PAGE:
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Willmar, Minn., receives downtown parking survey

Vehicles are parked Monday in the lot near Bethel Lutheran Church in downtown Willmar. A consulting firm has inventoried existing on-street and off-street parking spaces and conducted a use survey of downtown Willmar. Tribune photo by Gary Miller

WILLMAR — A downtown parking survey presented Monday to the Willmar City Council discovered potential areas of concern that will need to be explored in greater detail.

An area of concern is when parking reaches a utilization rate of more than 85 percent. When this occurs, parking becomes a challenge within that area.

For instance, drivers will find themselves waiting longer periods of time for an available space and circulation within the parking area becomes a problem.

SRF Consulting Group of Minneapolis was selected last fall to take a careful look at the state of downtown parking and will make recommendations on how to address any concerns or issues identified through the process.

The firm inventoried downtown on-street and off-street parking spaces and found 2,166 off-street spaces and 522 on-street spaces for a total of 2,688 parking spaces.

The firm looked at peak parking conditions in a 26-block area located between First Street and Seventh Street Southwest and from Pacific Avenue to Minnesota Avenue.

SRF associate Lance Bernard said high use rates were observed near Rice Memorial Hospital during morning and afternoon survey times for both on-street and off-street supply.

In particular, he said three areas — the main lot in block 19 (Rice Hospital main lot), the west lot in block 24 (Rice west lot), and the central lot in block 25 (Rice Hospital) — had high use rates.

However, in the evening the rate decreased sharply. This can be attributed to the fact that most hospital employees work approximately 7 a.m. to 5 p.m. Furthermore, on-street use in the urban core had high demand throughout the day, but dropped significantly after 5 p.m.

Observations discovered there are no areas of concern after the 5 p.m. hour throughout the entire study area.

Findings from this assessment will help inform later phases of the project, said Bernard. More importantly, the results will provide a new baseline on parking needs as the downtown area redevelops and intensifies over the next 20 years.

SRF used a geographic information system to inventory each block. Collecting data in this format will give the city the ability to easily maintain an inventory in the future.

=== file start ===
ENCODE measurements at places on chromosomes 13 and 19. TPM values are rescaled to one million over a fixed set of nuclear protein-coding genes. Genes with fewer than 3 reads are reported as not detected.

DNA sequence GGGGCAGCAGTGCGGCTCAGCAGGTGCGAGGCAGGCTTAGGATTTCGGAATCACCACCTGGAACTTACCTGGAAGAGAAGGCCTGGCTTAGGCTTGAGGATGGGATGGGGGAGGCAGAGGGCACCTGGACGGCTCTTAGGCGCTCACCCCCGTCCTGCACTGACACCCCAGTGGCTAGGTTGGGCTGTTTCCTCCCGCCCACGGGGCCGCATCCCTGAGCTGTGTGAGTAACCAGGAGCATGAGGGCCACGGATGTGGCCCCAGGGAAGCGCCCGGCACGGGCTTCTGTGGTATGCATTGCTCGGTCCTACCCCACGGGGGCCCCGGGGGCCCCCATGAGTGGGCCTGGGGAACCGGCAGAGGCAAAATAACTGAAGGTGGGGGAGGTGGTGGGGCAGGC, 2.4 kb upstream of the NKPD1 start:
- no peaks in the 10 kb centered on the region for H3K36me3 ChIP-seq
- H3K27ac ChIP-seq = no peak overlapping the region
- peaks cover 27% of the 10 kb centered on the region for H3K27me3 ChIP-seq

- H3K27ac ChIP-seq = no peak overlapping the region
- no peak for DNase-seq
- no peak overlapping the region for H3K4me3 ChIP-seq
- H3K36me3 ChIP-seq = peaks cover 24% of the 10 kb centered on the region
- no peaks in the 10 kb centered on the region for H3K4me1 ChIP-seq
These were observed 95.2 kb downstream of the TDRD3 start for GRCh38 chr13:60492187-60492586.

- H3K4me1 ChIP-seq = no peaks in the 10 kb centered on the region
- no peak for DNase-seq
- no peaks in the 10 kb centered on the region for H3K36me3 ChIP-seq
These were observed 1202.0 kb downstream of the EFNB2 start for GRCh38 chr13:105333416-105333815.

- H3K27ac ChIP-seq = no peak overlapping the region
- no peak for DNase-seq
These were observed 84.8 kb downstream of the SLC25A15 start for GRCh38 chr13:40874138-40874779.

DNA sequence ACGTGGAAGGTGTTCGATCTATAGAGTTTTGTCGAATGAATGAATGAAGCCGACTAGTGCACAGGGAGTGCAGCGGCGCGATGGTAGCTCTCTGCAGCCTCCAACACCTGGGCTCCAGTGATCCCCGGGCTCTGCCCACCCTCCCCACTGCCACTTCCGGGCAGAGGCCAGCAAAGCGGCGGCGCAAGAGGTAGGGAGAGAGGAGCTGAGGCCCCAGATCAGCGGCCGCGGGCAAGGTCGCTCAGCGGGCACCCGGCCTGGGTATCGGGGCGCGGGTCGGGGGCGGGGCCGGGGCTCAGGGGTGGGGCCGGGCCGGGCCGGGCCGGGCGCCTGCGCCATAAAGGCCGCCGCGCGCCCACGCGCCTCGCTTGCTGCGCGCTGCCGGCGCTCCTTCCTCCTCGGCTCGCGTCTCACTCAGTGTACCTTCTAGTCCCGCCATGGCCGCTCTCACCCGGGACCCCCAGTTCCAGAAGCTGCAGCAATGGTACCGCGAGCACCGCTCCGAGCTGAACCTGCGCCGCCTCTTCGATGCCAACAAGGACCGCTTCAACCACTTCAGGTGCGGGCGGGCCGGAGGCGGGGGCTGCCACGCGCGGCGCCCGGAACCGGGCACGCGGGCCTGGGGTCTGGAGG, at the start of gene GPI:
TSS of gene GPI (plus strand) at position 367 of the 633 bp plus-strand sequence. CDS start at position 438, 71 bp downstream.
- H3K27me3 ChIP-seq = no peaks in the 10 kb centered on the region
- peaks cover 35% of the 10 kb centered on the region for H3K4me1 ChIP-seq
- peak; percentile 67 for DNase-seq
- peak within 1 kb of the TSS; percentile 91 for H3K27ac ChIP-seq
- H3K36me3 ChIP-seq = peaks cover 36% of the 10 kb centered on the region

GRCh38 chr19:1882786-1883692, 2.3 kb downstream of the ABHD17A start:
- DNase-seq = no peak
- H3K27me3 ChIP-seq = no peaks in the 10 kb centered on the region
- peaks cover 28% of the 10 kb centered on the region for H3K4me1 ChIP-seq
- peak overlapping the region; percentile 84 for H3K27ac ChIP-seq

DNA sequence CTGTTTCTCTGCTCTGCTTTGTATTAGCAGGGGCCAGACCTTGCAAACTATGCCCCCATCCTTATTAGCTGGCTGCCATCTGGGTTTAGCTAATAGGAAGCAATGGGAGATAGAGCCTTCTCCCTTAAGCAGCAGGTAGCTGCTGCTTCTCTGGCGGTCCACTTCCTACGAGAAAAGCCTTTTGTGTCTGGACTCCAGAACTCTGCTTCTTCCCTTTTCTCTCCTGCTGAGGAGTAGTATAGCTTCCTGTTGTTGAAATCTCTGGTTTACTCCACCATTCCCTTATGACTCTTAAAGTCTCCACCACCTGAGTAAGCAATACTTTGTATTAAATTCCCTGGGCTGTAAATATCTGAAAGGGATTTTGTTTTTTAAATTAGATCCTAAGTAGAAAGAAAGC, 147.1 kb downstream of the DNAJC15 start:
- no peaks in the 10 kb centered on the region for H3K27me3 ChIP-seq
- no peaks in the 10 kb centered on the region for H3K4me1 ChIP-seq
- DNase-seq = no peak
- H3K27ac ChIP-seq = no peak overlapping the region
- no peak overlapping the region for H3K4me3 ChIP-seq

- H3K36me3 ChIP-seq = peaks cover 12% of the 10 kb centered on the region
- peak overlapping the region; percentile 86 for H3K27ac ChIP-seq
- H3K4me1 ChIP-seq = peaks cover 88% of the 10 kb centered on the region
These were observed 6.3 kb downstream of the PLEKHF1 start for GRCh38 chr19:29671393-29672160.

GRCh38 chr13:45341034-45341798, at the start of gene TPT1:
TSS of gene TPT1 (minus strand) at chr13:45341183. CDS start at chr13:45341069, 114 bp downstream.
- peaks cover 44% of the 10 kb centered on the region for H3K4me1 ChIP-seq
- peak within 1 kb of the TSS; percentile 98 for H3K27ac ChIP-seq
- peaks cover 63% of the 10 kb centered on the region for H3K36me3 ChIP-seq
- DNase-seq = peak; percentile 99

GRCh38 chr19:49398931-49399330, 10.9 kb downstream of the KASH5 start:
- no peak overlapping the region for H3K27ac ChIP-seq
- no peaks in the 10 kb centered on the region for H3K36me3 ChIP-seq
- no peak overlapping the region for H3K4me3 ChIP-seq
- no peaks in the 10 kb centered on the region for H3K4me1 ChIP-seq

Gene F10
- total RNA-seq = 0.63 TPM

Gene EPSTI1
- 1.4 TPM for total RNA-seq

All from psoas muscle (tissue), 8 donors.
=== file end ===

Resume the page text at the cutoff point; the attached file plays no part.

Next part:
The digital inventory defined parking spaces by public or private regulations, what time restrictions if any were imposed on the parking spots, and if the spots were angled, 90 degrees or parallel. The firm identified spaces covered in snow, trash receptacles or other objects.

Private spots included leased spots, contract lots, lots specified for a company use, and reserved spots. Public spots included public parking lots and on-street parking.

The firm surveyed parking lot usage Jan. 30 at 9 a.m., 2 p.m. and 7 p.m. These hours represent the morning peak period, the afternoon peak period and the period after most employees have returned home.

The survey was completed for all on-street areas within the study area and the majority of off-street parking lots (lots used for storage and alleys were excluded).

Throughout the survey, special attention was given to blocks containing land uses that may generate heavy parking. These blocks included parking spaces near Rice Memorial Hospital and the medical facilities, the Kandiyohi County Recorder and Heritage Bank. Special attention was also given to on-street parking in the downtown core.

Bernard said the assessment is in the early stages of data collection.

“We’re really trying to just understand what exists today and trying to verify some of that data and work with the advisory committee on those data. Generally what we’re seeing right now as a whole collectively within downtown that parking is being met,’’ Bernard said.

“But there’s still some of those areas that we think there are some concerns based on the utilization surveys that we need to spend some more specific time on looking at whether or not we need to look at some strategies whether it’s way-finding or figuring out why some of those lots are being utilized more than others and how come some are not being utilized as greatly as we think they should,’’ he said.

David Little
David Little covers the Willmar City Council, Willmar Municipal Utilities and other city news.
(320) 235-1150